Joanne Gallacher
By Joanne Gallacher

Ectopic pregnancy

Ectopic pregnancy miscarriage

Ectopic pregnancyAn ectopic pregnancy, or tubal pregnancy, is one that occurs outside of the womb. The most common location for an ectopic pregnancy is inside one of the fallopian tubes.

This can occur when an egg is fertilized and does not implant into the uterus. The fertilized egg can attach to the inside of the fallopian tube, the ovary, the outside of the uterus or to the intestine. Fertilised eggs that implant outside of the uterus can not grow to become fetuses due to the lack of nutrients and non-accommodating organs.

Ectopic pregnancies are very dangerous. As the attached fertilised egg grows, it can damage organs and cause severe internal bleeding. For example, your fallopian tube isn’t designed to expand and accommodate a growing fetus. Therefore, if a fertilised egg implants there, it can rupture the tube. Arteries are located nearby and they can rupture as well.

The most common symptoms of an ectopic pregnancy are vaginal bleeding and abdominal or pelvic pain. Symptoms can become much more severe if the ectopic pregnancy ruptures. You may become dizzy or even pass out. You may experience a fast heart rate of over one hundred beats per minute. You may become pale, clammy and sweaty. Pain will become so severe that you are unable to stand or walk. Many women go into shock when an ectopic pregnancy ruptures.

If you suspect that you have an ectopic pregnancy or ectopic rupture, then you should immediately seek medical attention as you could have an immediate life-threatening condition. First, pregnancy will be confirmed. Second, an ultrasound will be performed to confirm that the pregnancy is ectopic. This will also help locate the developing embryo (fertilised egg). If the embryo or the gestational sac is too small to be detected by ultrasound, and you are in stable condition, then your doctor may monitor you closely by performing blood tests every two to three days to follow hormone levels. When the pregnancy (gestational sac, embryo or fertilised egg) has grown large enough, the ultrasound will be repeated to locate it. If it is confirmed that the pregnancy is ectopic, then immediate treatment will be ordered.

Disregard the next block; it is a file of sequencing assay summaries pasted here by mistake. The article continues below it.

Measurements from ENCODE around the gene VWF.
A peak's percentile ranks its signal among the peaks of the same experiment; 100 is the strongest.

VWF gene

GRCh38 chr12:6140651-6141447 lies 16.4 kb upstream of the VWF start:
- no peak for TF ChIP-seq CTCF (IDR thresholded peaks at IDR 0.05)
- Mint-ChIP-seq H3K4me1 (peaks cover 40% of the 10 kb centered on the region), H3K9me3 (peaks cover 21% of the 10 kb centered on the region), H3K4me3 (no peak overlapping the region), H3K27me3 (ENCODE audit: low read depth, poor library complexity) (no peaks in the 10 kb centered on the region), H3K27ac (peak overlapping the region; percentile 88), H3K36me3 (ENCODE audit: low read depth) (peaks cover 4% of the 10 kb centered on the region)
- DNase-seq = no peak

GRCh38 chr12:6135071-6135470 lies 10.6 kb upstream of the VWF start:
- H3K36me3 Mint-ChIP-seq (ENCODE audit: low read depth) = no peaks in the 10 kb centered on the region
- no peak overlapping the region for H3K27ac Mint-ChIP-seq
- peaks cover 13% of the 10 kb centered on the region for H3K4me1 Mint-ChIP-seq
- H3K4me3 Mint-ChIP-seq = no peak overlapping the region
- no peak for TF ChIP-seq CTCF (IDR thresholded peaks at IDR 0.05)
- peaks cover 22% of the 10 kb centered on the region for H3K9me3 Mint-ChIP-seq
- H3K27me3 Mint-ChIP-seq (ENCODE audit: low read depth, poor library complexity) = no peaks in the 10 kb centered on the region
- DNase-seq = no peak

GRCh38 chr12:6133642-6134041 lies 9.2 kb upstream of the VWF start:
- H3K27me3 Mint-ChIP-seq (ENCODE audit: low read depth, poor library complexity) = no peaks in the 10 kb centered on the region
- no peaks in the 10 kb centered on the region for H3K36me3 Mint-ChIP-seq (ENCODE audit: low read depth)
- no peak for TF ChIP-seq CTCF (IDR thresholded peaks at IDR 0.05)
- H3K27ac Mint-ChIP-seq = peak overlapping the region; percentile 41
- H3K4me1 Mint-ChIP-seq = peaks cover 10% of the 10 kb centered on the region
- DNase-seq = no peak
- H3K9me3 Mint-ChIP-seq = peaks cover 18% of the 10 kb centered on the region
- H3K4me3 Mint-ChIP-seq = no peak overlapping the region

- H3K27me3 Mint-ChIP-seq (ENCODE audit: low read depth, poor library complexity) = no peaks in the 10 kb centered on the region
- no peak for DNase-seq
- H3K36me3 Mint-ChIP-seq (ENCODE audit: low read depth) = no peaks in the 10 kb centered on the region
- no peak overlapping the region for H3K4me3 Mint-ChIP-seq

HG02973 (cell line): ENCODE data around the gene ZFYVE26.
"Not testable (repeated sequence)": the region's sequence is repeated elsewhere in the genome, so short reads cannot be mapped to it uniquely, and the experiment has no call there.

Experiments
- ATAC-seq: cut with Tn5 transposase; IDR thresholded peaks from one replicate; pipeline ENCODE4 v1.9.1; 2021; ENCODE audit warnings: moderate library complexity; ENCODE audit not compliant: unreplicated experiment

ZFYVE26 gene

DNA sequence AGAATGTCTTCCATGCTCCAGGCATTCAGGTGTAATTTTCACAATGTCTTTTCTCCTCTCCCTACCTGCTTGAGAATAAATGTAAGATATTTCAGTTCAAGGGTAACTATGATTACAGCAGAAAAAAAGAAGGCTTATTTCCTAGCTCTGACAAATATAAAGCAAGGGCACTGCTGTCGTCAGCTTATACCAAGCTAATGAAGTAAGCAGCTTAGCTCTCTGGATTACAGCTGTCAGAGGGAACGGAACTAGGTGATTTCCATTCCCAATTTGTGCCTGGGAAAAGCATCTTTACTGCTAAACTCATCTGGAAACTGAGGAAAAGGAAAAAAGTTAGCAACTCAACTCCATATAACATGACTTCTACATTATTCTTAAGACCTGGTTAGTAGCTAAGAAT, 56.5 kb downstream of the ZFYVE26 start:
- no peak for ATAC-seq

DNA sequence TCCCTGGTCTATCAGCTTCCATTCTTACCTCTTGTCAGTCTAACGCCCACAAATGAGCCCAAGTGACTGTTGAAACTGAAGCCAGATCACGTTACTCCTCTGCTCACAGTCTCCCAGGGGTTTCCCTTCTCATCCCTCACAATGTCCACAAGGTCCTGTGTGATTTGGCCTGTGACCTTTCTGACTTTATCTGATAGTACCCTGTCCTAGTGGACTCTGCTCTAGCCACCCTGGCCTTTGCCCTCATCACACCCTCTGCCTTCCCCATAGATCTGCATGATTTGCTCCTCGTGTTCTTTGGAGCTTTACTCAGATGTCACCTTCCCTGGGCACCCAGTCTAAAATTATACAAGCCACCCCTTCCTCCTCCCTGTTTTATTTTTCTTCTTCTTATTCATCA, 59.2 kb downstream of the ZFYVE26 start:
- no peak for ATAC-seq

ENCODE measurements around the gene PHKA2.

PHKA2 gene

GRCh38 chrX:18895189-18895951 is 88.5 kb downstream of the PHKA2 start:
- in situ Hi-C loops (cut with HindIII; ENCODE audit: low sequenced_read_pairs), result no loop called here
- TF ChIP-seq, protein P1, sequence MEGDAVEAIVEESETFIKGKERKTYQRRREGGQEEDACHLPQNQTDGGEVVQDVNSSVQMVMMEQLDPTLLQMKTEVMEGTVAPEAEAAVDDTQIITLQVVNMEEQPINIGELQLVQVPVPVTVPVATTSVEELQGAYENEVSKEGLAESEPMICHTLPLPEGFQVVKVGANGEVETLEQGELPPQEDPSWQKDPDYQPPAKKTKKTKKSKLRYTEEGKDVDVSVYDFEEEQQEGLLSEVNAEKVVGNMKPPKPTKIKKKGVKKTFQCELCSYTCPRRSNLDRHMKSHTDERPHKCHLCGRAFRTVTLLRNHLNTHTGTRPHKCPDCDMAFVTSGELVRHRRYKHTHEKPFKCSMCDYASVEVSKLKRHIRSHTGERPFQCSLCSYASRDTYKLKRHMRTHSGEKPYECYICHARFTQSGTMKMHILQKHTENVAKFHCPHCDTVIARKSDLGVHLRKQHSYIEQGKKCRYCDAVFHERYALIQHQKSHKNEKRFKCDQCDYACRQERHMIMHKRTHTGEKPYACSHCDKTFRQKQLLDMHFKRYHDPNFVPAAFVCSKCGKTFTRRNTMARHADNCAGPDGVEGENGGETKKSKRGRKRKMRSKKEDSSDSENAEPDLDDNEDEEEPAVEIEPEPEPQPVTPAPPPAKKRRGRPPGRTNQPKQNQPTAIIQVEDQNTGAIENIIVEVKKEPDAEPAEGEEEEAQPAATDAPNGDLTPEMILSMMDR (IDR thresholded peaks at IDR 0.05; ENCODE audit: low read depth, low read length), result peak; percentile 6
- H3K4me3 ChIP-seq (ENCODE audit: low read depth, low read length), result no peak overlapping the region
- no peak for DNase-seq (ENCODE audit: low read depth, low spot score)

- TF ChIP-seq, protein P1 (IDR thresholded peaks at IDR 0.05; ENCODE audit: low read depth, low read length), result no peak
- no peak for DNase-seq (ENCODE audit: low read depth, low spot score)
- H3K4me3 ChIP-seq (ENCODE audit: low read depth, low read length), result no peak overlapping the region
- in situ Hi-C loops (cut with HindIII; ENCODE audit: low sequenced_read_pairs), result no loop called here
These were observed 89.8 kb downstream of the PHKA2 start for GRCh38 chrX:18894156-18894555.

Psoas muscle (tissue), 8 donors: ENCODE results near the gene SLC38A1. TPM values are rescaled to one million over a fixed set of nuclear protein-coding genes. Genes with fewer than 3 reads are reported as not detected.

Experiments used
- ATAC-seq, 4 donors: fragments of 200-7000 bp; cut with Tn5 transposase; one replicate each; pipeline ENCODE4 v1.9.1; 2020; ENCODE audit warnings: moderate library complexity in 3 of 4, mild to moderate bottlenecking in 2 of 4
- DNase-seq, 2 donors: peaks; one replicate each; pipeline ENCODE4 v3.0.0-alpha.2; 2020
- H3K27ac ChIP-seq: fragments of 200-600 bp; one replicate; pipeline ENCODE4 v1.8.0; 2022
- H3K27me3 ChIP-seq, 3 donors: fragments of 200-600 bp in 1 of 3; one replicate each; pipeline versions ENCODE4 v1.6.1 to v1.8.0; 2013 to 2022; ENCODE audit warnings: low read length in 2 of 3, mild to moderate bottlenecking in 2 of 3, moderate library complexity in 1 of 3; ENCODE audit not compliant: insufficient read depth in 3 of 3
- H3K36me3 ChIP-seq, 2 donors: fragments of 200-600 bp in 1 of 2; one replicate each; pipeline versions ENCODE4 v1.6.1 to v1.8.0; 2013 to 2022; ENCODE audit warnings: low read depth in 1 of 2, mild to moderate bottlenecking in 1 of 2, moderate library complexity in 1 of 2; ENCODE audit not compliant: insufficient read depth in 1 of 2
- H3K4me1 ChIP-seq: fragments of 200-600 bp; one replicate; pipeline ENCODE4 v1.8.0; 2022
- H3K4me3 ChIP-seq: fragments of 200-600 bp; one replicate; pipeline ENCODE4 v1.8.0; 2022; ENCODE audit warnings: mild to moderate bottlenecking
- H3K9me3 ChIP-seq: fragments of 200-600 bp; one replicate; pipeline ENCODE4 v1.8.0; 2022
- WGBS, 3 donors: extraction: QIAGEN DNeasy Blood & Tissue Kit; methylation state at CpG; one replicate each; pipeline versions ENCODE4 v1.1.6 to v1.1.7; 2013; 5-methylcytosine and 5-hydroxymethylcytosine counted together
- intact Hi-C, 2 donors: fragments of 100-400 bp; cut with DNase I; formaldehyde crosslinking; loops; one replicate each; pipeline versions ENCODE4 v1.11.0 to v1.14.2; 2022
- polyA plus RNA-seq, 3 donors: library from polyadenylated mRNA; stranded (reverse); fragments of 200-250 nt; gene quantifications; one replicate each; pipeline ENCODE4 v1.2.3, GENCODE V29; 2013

Depending on how long the fertilised egg has been growing, your doctor may be able to treat your ectopic pregnancy with a methotrexate injection. Make sure that you discuss with your doctor what you should expect after the injection, the risks involved and how to take care of yourself after the drug has been administered. If the drug is not effective or if the pregnancy (fertilised egg) has grown too large, then surgery will be necessary to remove the growing gestational sac and embryo (fertilised egg). Remember that this is not a viable egg capable of growing into a live born fetus, and it is a definite life-threatening situation.

The surgery depends on the size and location of the implanted egg. Whether or not you want to be able to conceive again is also a consideration. Laparoscopy can sometimes be used to remove the pregnancy. Keep in mind that if it is an emergency situation or if there is extensive internal injury, then a more extensive surgery called a laparotomy often must be performed.

If you believe that you may be experiencing any of the symptoms discussed here, seek immediate medical care. Time is of the essence when dealing with a possible ectopic pregnancy.

The above article was originally written by Dr. Eric Daiter a medical director of The NJ Center for Fertility and Reproductive Medicine, LLC.

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